Thursday, September 11, 2008

Bradbury Lends Name to Library Battle

I cheated.

I never read Ray Bradbury’s Fahrenheit 451.

Like most people, I saw the film, starring Oskar Werner and Julie Christie, when it was released in the mid-’60s.

But I did read The Martian Chronicles. I don’t remember being impressed with the collection of stories about man’s attempt to colonize Mars and Martians, though it was one of Bradbury’s most famous works.

But I admit I have never been that keen on science fiction.

Bradbury spoke to a group of Long Beach library supporters recently, one day after they had won a battle to keep the city’s main library from closing due to budget cuts. A day earlier the city had voted to halt a proposal to shutter the facility. Instead, it was considering a cost-cutting plan to close the library only on Sundays and Mondays.

The Los Angeles Times referred to the 133,000-square-foot downtown structure as the second largest civic library in Los Angeles County.

Big book facilities have been struggling recently in Long Beach. In August I wrote an article about the closing of the huge downtown bookstore, Acres of Books. (See Acres of Books: May It Rest in Peace) At one time Acres of Books housed more than a million volumes. But it had struggled in recent years against the tide of online booksellers and the big bookstore chains. And, of course, it offered none of the genteel amenities that the chain stores offer.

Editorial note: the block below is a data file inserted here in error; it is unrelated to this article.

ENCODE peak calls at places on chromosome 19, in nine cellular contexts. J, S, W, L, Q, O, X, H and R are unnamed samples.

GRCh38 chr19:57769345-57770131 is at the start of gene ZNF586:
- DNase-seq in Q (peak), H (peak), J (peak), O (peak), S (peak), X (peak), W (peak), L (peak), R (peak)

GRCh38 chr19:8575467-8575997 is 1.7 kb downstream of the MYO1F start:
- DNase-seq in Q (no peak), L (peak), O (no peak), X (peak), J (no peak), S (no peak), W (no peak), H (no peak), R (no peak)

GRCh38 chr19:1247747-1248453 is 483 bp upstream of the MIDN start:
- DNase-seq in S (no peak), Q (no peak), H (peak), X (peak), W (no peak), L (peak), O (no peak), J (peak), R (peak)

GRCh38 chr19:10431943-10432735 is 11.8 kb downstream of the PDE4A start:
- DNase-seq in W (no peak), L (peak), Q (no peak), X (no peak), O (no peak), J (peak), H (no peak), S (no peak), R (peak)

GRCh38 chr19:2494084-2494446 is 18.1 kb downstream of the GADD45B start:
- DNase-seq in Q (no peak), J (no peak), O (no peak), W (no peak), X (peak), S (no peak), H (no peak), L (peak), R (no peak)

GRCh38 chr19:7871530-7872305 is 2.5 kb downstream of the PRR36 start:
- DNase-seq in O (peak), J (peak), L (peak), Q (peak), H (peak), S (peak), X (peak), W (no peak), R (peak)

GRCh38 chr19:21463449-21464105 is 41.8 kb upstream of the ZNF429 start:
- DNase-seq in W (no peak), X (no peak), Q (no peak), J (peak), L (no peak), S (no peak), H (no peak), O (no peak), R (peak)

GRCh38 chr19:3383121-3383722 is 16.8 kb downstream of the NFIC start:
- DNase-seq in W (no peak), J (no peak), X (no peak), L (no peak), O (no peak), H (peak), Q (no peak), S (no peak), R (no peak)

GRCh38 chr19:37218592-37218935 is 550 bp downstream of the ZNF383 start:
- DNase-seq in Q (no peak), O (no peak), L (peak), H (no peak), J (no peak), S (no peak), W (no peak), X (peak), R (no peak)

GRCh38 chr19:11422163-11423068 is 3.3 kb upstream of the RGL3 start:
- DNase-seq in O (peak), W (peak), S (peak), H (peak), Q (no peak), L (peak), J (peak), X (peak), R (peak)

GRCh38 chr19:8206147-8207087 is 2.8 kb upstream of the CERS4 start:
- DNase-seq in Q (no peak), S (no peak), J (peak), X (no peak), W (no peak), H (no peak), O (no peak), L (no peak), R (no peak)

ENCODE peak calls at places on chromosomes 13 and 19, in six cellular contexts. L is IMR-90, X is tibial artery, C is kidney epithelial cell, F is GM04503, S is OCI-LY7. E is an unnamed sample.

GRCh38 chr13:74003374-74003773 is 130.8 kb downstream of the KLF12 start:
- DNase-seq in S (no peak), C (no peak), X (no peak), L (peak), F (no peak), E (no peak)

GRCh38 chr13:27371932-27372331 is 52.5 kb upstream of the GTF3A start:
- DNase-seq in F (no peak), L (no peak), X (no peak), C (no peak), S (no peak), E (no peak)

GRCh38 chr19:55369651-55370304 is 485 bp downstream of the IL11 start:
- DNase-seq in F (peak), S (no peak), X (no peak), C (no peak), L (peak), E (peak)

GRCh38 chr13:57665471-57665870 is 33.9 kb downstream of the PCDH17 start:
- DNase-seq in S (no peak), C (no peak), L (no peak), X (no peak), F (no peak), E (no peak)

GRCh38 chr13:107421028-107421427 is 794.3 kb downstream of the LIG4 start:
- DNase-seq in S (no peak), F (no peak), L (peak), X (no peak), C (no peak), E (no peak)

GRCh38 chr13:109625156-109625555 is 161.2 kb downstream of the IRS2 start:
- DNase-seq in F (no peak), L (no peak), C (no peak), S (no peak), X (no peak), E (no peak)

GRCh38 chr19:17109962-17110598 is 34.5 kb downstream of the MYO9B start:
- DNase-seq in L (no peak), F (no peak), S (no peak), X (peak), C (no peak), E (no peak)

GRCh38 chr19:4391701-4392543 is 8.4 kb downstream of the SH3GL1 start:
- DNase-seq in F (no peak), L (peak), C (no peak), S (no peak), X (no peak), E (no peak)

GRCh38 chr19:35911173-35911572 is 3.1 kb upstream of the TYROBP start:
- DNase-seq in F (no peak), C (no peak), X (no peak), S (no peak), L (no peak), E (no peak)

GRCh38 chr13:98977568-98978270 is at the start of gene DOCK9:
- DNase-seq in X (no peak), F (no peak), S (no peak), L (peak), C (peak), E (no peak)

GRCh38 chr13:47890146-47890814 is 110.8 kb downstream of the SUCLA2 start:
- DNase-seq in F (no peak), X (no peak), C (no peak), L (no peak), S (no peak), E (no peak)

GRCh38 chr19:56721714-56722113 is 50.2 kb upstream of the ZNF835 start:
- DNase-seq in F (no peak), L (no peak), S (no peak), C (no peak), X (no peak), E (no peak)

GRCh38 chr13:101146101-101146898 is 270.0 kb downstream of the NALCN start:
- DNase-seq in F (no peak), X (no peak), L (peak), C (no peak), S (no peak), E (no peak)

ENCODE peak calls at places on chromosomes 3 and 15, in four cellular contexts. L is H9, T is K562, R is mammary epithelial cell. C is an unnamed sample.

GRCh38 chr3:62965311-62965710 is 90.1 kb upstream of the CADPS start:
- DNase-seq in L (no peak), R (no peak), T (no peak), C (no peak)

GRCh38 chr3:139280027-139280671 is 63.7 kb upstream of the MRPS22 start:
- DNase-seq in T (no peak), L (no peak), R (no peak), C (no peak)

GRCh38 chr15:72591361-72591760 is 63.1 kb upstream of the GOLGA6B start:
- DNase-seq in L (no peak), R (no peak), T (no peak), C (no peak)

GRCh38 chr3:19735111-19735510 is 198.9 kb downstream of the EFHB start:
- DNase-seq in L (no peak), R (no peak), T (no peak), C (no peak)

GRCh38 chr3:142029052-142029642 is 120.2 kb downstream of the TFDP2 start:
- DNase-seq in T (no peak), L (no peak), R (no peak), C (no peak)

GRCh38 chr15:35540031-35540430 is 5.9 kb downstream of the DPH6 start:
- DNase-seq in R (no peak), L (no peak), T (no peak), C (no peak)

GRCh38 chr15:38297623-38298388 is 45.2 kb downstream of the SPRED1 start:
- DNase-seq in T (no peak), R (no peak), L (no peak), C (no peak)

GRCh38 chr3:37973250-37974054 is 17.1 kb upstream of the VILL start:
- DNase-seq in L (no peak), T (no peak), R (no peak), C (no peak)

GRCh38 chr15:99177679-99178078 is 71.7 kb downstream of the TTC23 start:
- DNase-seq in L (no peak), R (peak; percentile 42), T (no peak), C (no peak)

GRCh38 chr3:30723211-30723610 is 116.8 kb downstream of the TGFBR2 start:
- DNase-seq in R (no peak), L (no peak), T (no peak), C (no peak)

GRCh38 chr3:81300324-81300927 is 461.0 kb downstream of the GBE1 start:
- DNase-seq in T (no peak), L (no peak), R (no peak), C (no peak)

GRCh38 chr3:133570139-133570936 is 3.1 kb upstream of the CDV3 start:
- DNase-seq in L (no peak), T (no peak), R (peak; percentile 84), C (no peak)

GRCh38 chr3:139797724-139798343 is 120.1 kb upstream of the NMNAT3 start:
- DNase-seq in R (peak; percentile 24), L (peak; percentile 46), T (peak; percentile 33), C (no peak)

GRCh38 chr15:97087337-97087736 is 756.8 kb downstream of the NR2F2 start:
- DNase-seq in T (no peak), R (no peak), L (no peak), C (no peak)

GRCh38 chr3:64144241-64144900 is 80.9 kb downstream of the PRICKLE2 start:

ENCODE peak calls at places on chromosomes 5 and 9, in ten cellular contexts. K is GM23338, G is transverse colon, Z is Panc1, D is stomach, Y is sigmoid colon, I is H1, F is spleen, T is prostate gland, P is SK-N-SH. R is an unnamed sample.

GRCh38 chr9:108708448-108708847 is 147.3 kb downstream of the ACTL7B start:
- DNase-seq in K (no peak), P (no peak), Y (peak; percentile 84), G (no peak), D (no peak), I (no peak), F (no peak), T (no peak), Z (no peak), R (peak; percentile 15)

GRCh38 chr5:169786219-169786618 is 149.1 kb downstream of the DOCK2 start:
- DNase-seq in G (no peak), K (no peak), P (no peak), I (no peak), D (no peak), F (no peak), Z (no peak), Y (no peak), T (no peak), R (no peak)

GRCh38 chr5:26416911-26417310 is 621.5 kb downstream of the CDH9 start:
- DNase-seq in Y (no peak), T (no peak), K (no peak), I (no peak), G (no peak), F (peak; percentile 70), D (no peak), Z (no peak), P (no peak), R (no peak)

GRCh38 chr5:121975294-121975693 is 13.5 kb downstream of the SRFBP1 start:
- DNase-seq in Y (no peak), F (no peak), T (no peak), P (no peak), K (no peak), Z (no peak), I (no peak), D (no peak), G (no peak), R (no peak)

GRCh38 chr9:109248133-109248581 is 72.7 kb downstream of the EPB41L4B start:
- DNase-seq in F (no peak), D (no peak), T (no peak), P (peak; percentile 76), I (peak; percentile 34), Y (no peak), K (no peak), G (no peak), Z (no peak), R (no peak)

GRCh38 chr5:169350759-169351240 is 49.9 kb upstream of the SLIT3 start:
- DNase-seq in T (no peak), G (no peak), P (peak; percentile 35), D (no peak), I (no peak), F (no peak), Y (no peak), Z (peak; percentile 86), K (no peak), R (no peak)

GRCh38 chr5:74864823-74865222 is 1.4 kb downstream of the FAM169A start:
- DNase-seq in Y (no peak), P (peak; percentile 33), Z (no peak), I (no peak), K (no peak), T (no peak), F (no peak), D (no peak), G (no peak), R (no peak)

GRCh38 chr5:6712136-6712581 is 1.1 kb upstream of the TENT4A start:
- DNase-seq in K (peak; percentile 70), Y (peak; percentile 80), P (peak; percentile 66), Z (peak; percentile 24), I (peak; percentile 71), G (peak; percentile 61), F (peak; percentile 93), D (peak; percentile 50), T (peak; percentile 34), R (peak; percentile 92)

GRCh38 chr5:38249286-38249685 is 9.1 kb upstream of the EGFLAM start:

Bradbury was there to mourn its demise, too.

Some people believe that library closings and the concentration of bookstore ownership portend a future when government will control what we’re able to read. This is exactly the kind of social criticism that Fahrenheit 451 dealt with. The movie is centered around government censorship and the burning of books.

The 88-year-old Bradbury sat in a wheelchair on stage in the library’s main auditorium and offered his help in any future struggles to keep the library open. After Fahrenheit 451 was released in 1953, he has enjoyed a well-deserved reputation as a defender of books and libraries.

Tremendously prolific, Bradbury has written hundreds of novels, short stories, screenplays, radio dramas, plays, poems, essays, and lectures. He has been a consultant to such major events and productions as the United States Pavilion at the 1964 New York World’s Fair and has contributed to Disney’s Spaceship Earth at EPCOT and the Orbitron at the Disneyland parks in Anaheim and Paris.

We're indebted to a real book lover.

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